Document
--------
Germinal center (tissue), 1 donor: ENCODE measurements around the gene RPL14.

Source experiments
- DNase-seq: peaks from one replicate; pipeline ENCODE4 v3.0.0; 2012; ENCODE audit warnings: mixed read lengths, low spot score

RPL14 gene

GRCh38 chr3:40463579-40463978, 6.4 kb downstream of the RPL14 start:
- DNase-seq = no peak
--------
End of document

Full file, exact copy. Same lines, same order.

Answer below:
Germinal center (tissue), 1 donor: ENCODE measurements around the gene RPL14.

Source experiments
- DNase-seq: peaks from one replicate; pipeline ENCODE4 v3.0.0; 2012; ENCODE audit warnings: mixed read lengths, low spot score

RPL14 gene

GRCh38 chr3:40463579-40463978, 6.4 kb downstream of the RPL14 start:
- DNase-seq = no peak